Whether a for-profit business or a non-profit organization, your directors and officers can be sued for a number of reasons. They can choose to get directors and officers’ insurance to protect themselves or an organization can purchase a policy to protect board members and executives. The organization should also create a risk management strategy to minimize the chance of a lawsuit and what to do if a situation arises where one may occur. This type of lawsuit can be expensive and damage the organization’s public image.
How to protect your organization.
In today’s competitive environment, directors and officers are expected to make fiscally responsible decisions for their organizations while adhering to high standards and performance expectations. In doing so, directors and officers often attract a great deal of attention to their actions—attention that can turn litigious quite quickly. Directors and officers of an organization are at particular risk as they are the faces and names associated with the organization’s public decisions and actions.
As a result most organizations now carry director’s and officer’s liability insurance. Known simply as D&O insurance for short, this type of policy coverage protects your organization’s decision-makers from being held personally liable and fiscally responsible for decisions made in the course of conducting business.
Risks of not having insurance
A common misconception about D&O liability coverage is that it’s only for large companies that need protection from shareholders. But this couldn’t be further from the truth. A recent study by Chubb Insurance found that 43% of D&O lawsuits came from customers and 29% from regulatory agencies, while stockholders accounted for only 11% of all D&O claims.
With no D&O coverage in place, your organization’s directors and officers run the risk of having to pay legal defence settlement and judgment costs out of pocket. Even if your organization were to step up and pay these bills defence costs alone can create such a large financial burden that it can easily strain a company’s accounts or prompt corporate bankruptcy.
Whether the risk is from competitors lodging antitrust or unfair competition claims or regulatory agencies launching costly investigations (like the recent Ontario case where the Competition Bureau went after more than 140 condo boards due to possible price-fixing) a liability suit can expose your director or officer’s personal and business assets and add a level of stress and financial strain to your organization.
But D&O insurance eliminates these concerns. With adequate D&O coverage, the potential burden of legal fees and restitution for a hit taken by the director or officer or their family or estate is taken care of plus your organization can rest easy that these costs won’t be taken from the accounts and the day-to-day funds used for your organization but are covered by your D&O insurance.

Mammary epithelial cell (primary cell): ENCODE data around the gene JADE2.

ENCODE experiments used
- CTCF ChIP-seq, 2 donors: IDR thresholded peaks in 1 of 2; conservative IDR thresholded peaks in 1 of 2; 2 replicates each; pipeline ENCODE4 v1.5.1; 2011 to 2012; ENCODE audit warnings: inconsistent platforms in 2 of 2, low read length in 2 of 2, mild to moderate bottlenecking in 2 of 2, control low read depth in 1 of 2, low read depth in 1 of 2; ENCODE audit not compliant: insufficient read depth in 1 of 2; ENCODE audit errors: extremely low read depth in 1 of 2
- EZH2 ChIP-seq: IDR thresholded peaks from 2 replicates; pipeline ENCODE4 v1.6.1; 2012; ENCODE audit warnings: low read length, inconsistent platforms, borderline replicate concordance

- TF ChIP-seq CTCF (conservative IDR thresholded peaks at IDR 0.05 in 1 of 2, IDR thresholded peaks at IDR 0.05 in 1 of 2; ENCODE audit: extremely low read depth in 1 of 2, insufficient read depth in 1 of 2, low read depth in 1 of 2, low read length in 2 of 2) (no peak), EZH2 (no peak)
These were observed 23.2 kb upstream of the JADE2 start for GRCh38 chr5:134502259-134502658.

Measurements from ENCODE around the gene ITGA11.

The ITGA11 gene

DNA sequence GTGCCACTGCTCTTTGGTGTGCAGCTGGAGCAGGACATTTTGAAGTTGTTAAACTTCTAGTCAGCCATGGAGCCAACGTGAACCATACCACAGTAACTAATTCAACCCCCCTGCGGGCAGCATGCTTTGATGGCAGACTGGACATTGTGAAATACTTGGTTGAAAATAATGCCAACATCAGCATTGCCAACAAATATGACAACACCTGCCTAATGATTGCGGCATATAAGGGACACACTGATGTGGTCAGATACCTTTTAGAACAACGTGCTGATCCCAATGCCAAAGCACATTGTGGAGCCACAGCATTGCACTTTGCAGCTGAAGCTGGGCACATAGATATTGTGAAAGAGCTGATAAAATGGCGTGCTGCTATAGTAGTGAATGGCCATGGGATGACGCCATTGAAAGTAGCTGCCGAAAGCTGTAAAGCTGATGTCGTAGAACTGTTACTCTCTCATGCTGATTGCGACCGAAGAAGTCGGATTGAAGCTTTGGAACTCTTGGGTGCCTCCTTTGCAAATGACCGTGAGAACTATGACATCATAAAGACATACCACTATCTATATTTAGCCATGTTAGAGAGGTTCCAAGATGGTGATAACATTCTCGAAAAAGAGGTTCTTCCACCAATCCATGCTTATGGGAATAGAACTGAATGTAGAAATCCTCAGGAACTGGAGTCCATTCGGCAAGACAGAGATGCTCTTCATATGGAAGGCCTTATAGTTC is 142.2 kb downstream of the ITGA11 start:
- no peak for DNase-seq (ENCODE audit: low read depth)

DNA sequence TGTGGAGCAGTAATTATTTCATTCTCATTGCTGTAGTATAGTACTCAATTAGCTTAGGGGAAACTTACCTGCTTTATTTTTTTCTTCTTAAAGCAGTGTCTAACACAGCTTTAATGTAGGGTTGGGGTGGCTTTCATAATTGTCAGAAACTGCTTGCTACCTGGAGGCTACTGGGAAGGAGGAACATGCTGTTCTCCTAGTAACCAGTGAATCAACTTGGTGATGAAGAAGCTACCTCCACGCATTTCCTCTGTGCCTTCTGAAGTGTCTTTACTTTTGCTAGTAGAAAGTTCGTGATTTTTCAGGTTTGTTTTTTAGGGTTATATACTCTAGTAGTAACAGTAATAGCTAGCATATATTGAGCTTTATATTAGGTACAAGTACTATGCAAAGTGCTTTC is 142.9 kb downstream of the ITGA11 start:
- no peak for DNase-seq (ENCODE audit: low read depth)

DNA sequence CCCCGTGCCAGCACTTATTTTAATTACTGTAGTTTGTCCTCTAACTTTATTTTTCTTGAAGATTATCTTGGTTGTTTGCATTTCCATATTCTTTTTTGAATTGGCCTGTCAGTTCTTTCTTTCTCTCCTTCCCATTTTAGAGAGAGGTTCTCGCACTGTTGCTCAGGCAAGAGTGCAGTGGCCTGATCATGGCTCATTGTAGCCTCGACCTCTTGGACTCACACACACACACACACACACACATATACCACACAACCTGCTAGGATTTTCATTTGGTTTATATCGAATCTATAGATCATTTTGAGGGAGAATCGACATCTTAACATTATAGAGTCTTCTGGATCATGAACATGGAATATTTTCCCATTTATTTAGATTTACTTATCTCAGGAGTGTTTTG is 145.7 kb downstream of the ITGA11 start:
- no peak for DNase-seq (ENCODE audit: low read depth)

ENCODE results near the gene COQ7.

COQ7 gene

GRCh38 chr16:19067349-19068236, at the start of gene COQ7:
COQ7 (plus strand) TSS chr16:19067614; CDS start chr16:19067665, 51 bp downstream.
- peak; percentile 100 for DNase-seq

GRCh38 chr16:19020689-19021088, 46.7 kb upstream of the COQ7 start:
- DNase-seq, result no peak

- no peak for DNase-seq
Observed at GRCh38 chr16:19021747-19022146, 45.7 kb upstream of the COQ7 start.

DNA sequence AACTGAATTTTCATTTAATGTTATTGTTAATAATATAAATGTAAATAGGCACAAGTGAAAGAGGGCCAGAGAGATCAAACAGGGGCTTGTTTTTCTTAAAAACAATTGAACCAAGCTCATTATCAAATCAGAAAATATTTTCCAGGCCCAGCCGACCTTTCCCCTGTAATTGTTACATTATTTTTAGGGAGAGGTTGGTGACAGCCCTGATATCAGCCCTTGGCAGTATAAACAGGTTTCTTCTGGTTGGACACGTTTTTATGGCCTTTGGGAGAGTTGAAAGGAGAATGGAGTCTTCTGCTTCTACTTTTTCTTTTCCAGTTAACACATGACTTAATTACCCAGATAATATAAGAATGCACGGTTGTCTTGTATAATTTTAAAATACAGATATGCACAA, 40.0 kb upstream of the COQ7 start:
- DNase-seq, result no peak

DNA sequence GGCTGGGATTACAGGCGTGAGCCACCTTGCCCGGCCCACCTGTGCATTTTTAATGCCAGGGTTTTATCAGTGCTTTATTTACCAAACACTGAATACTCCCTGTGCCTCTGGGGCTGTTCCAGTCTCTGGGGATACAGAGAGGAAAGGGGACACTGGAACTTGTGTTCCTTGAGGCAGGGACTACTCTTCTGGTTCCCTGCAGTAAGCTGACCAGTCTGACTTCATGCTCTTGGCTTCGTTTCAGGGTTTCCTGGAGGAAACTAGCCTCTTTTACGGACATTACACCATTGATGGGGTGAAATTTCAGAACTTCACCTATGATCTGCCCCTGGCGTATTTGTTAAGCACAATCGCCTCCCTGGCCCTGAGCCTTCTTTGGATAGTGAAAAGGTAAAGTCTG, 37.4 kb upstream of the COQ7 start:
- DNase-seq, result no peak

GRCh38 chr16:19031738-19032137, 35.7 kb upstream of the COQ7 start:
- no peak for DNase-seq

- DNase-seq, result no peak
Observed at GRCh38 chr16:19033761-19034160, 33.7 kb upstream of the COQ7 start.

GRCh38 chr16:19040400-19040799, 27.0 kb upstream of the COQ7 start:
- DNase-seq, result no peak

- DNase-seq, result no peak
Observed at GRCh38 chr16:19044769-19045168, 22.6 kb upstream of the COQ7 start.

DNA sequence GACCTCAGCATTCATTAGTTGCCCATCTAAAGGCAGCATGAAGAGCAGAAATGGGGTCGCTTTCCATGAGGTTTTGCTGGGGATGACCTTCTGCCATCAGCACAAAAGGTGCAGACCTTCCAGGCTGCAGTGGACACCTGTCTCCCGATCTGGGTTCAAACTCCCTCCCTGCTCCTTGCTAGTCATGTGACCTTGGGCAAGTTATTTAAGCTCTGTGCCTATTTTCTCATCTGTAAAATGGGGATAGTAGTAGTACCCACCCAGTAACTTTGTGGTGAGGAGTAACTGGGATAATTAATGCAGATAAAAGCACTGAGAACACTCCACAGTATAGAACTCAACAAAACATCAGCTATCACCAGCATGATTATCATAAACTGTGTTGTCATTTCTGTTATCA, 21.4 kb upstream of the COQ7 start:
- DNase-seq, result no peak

But to be truly protected you need to be proactive
While D&O coverage is essential in attracting qualified directors and officers to work with your organization it’s not the only tool in your toolbox. Your organization should also proactively provide training on negligence and liability to all directors and officers and make sure that everyone on your organization’s board or management team is aware of the risks associated with their roles.
One great way of making sure that directors and officers conduct themselves in a transparent and ethical manner is to create and provide formalized rules and procedures that they can refer to when dealing with the organization’s operations and affairs. Also, establish clear financial reporting guidelines and remember to store confidential materials and sensitive information in a secure place.
How Insurance Works
Now for most organizations, your premiums will be determined based on the probability of whether or not a claim will be made on that policy. That means your organization’s premiums will be based on the national statistics your insurer has on file for similar organizations—so rates will be set based on industry standards not solely on whether or not your organization has ever had a claim or a problem.
What to do once you get your D&O policy
Once you get your policy—and each year when you get your renewal—remember to review the document. Make sure you understand: what is covered (and not covered) who is covered and who is not covered. For instance, your volunteers may be covered but anyone working a special committee may not. If anything is unclear call your independent insurance advisor and ask for help.